STOCKHOLM/REYKJAVIK, Oct 7 (Reuters) - Iceland’s biggest bank received an emergency loan from Sweden on Wednesday as the country’s financial crisis showed no sign of abating.
Iceland has been forced to prop up its ailing currency, take over the country’s second-biggest bank and ask Russia for a loan of 4 billion euros ($5.4 billion) as the country’s financial system has been plunged into chaos.
Iceland’s government was due to send a delegation to Moscow to negotiate terms of a 4 billion euro lifeline from Russia, funds the country desperately needs to bolster its foreign exchange reserves.
Russian Finance Minister Alexei Kudrin has said Moscow viewed the request positively. It was unclear whether Icelandic officials by Wednesday had already left for Russia.
The Swedish central bank said it would grant liquidity assistance to the Swedish arm of Icelandic bank Kaupthing KAUP.IC with a loan of up to 5 billion crowns ($702 million). The central bank said it had judged the unit, Kaupthing Bank Sverige, was solvent, but conditions in the Icelandic banking industry made it difficult for it to meet its payment obligations.
“In the situation that has arisen there is an imminent risk that the bank may suffer liquidity problems,” the central bank said in a statement.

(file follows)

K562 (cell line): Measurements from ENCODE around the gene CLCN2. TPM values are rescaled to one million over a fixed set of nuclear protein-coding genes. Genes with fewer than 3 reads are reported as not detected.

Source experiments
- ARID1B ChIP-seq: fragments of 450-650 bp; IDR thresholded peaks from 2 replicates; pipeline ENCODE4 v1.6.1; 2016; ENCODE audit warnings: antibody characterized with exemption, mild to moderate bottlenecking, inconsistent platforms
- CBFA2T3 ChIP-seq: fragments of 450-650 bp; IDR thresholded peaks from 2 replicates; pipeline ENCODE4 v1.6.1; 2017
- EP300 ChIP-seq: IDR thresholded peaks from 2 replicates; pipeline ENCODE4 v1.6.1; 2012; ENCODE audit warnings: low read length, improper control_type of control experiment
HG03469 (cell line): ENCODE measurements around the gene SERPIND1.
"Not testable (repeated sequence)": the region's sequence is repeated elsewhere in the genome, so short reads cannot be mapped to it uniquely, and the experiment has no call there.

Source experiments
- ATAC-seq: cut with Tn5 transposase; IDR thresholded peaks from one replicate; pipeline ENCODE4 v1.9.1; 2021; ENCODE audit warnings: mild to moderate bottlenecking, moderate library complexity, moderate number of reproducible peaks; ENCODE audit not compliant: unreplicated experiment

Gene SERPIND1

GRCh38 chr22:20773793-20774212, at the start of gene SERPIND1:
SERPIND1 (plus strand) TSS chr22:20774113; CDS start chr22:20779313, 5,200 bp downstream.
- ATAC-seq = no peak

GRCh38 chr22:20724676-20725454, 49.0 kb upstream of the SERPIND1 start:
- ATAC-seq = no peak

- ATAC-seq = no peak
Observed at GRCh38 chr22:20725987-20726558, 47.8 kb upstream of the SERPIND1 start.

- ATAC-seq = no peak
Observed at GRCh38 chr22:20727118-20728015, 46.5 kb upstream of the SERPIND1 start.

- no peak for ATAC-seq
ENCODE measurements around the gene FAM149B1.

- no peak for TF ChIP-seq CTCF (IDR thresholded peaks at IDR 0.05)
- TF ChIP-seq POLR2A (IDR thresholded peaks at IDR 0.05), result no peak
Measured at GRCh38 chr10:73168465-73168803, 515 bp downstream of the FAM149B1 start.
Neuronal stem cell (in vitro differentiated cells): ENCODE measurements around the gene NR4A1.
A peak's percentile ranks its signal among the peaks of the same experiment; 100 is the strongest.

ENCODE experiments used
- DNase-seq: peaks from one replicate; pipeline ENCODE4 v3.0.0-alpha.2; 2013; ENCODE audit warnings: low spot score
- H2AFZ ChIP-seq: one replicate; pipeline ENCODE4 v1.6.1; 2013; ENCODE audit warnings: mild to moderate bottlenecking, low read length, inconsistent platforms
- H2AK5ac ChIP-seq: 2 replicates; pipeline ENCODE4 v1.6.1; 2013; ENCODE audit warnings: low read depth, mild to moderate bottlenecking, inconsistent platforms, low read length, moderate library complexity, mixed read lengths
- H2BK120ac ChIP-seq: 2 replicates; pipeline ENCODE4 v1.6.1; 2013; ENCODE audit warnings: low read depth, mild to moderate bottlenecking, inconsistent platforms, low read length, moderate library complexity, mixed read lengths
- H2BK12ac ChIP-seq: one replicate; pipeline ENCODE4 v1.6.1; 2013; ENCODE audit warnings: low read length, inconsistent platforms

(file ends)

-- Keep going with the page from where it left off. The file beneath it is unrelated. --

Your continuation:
“To safeguard financial stability in Sweden and ensure the smooth functioning of the financial markets, the Riksbank has therefore decided to grant liquidity assistance to Kaupthing Sverige.”
Late on Tuesday, the head of Iceland’s central bank said the country would emerge in strong shape but he also raised the possibility that the once third-largest bank Glitnir GLB.IC would not survive.
“As soon as the ratings firms and foreign lenders realise that we will not indebt the nation, the standing of Iceland will turn around, the currency will strengthen,” Central Bank Governor David Oddsson said in a television interview.
But with asset values around the world plunging, markets remain worried that Iceland could suffer what its prime minister has called a national bankruptcy.
Iceland has rejected a call that it use an International Monetary Fund facility to help it tackle its crisis, according to a government official from one of the Group of Seven industrial nations.
Kaupthing said on Wednesday it was talking to authorities in Iceland about being involved in a reoganisation of Glitnir. The government stunned markets last week when it announced it would buy up to 75 percent in Glitnir, kicking off what has been a tumultuous 10 days for the small island-nation.
Home to just 300,000 people, Iceland has become a focal point in the global markets crisis as its entire banking system teeeters.
Oddsson late on Tuesday raised the prospect that the goverment might not pump money into Glitnir after all.
“The state will not inject new capital into the bank unless there is actually a bank,” Oddsson said, referring to a shareholders’ meeting which is slated for Saturday.
Iceland adopted sweeping powers over banks late on Monday as its financial system tottered and its currency plunged.
The ruling alliance and opposition parties united to pass a bill that gave the state the ability to dictate banking operations, including provisions that allow it to push through mergers or even force a bank to declare bankruptcy. (Writing by Adam Cox; Editing by Greg Mahlich)